The traditional, or assembly line, way of getting an interview can be characterized as follows: you knock on the front door called Human Resources (yes, the front door), wait for someone to open it, you walk in, and you chat with them for a while. In some cases, it may still be necessary to do this, especially with larger firms, because they don’t want their managers constantly being interrupted by phone calls and emails. Also, you may find that hard to find the manager to begin with at these firms. As a result, you may have to follow the established protocol.
Many firms request that you respond to job postings through email; your resume is evaluated by an applicant tracking system and then by a Human Resources professional, who may or may not forward your resume to a manager, who from there will get around to reading it, who then hopefully responds back.
Are you getting the picture about how dreary that is? That’s really the path many companies want you take and it works if you follow it, but you do have to know a few things going in.
The first question is: how do you make it work for you? Recognize that the assembly line has a flaw, and the flaw is that it’s often manned by the least experienced and least interested person possible in HR. In organizations where this is the case, you’re stuck. You can’t get around this sentry. What you have to do instead is get a resume into their system that will get into their hands that makes it obvious to a six-year-old that you are a qualified person to do this job.
Because that system and that inexperienced disinterested person will be the one who may scan your resume and pass it on to a person who is going to read it, who is going to decide whether or not to hire you. It’s kind of like in the Old West during the Gold Rush days. The prospectors sit by the river, each with a pan. The pan has a filter on it, and they squat there for hours, looking in their pans for gold.
Well, in our modern-day example, the prospectors might not know exactly what a gold nugget will look like, do they? What they’re doing is trying to ensure that the silt goes through the screen and gets to the bottom. Well, it’s the same for this person. They probably can’t recognize gold right away. That’s for the manager to ultimately decide. You just want to ensure that you’re not being filtered into the bottom of the pan where what’s left gets tossed back into the river.
Although you are following protocol, it is advisable to attempt to make contact with the person in charge of making decisions– the hiring manager. You have to think in terms of making them aware of you and your expertise. So yes, I might take the front door in, and at the same time try and get to the back door of the house and try to contact the manager directly. How do you find out who this person is? Here are a few simple tips for doing that.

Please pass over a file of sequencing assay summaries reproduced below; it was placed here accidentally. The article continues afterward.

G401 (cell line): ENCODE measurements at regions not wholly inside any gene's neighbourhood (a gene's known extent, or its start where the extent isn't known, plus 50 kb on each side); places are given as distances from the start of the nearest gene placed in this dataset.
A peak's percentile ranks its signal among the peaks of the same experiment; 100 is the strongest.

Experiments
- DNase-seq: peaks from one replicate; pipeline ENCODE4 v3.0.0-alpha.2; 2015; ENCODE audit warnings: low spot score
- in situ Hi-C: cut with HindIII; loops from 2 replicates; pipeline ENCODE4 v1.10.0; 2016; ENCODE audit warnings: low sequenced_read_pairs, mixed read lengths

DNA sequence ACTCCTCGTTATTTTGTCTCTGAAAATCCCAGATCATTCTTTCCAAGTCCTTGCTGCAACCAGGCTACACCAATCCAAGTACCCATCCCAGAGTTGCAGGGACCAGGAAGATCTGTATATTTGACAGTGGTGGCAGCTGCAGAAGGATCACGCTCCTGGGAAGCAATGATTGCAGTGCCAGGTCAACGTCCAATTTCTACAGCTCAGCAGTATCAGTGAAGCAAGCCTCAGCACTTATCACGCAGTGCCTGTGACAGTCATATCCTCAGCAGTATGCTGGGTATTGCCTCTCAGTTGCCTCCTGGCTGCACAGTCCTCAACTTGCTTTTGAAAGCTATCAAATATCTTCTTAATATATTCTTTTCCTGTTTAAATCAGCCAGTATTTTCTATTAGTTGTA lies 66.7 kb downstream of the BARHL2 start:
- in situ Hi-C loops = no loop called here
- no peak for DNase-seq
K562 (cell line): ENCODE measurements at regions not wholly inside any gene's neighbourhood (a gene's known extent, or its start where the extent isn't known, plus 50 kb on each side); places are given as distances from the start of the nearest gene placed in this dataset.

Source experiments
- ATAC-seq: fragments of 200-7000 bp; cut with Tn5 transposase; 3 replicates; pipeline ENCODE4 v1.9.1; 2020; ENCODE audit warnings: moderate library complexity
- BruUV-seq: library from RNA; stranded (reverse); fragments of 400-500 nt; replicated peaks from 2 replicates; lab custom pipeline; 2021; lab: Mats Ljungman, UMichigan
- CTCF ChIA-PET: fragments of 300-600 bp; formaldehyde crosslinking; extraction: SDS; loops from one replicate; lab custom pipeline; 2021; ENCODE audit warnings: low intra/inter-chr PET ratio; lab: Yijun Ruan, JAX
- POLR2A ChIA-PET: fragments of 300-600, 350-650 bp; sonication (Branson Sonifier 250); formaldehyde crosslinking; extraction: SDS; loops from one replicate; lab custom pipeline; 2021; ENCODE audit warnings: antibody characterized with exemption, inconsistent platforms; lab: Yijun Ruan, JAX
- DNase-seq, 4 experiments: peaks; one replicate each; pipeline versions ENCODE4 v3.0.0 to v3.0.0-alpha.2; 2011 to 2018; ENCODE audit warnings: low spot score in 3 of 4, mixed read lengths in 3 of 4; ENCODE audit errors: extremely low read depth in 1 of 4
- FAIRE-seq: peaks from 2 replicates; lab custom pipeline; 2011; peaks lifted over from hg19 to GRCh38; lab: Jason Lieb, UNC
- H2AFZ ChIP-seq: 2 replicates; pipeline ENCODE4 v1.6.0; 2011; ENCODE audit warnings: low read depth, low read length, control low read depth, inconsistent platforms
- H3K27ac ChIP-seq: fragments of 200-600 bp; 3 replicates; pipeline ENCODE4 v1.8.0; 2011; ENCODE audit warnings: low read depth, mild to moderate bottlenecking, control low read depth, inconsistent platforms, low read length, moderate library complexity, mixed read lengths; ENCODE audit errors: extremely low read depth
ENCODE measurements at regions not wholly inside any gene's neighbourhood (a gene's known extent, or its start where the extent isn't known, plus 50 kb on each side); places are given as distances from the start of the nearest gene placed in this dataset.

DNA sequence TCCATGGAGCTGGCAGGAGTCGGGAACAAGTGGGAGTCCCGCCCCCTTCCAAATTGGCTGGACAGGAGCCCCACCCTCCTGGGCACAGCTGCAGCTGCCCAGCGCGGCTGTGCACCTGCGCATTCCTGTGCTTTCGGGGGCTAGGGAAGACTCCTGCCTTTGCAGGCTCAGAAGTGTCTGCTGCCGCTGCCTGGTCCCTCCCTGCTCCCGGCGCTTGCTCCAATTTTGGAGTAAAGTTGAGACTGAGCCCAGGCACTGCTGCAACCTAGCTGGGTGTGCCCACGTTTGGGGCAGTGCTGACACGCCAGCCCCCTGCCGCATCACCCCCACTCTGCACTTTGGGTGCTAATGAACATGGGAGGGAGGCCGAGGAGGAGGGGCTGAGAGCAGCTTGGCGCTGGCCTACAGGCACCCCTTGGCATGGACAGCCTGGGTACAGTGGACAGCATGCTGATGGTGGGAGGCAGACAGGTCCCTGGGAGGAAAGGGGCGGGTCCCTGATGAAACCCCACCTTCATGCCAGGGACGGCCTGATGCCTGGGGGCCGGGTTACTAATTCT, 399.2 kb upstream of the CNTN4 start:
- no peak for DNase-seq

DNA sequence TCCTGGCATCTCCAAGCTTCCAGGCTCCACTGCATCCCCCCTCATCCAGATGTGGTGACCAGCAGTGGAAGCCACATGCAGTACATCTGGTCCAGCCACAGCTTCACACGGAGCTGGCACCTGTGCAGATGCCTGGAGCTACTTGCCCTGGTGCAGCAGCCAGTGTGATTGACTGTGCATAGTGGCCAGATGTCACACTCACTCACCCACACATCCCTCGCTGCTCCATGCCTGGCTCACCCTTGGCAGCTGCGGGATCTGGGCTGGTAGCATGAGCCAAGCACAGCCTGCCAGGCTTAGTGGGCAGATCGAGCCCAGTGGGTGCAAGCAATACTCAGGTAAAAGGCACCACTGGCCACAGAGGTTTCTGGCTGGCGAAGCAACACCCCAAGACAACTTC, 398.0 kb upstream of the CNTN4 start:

Number one, and a favorite of recruiters for many years, is to call up the company and speak to a receptionist or switchboard operator and ask them who the manager is. It’s amazing how often you get the information.
For those firms where they’re not so forthcoming or knowledgeable, LinkedIn can provide you with access to information about most of the people within their organization. Remember not to forget about former employees as information sources.
Once you have a name, you can contact that person and say something to the effect of, “I’m up for a job at your firm or the firm you used to work for. Who is the best person to talk to there about this position?”
If you do find who the person is, you can speak more assertively to them about the job than you can to an HR administrative assistant. You can go into more complete detail with them, and you might be able to get them on the phone and speak with them directly.
Then, they can hear your voice and how smart and capable you are and will be more willing to meet with you. That being said, you have to know yourself and your abilities; some people really shouldn’t be making the phone call, because their oral communication may not be strong enough to do it.
Nevertheless, you can schmooze and network with these managers to get your interview. If you are capable of delivering your message, then, when schmoozing, you call the manager in charge and say, “Hi, my name is (your name) and I understand you’re trying to hire (blank). Can I take two minutes of your time now, or is there a point later in the day that would be good, to speak with you about my background? Your job description is what I do.” Do you think their interest might get peaked by that?
Ⓒ The Big Game Hunter, Inc., Asheville, NC 2020
ABOUT JEFF ALTMAN, THE BIG GAME HUNTER
Jeff Altman, The Big Game Hunter is a coach who worked as a recruiter for what seems like one hundred years. His work involves career coaching, all as well as executive job search coaching, job coaching, and interview coaching. He is the host of “No BS Job Search Advice Radio,” the #1 podcast in iTunes for job search with more than 1900 episodes, and is a member of The Forbes Coaches Council.
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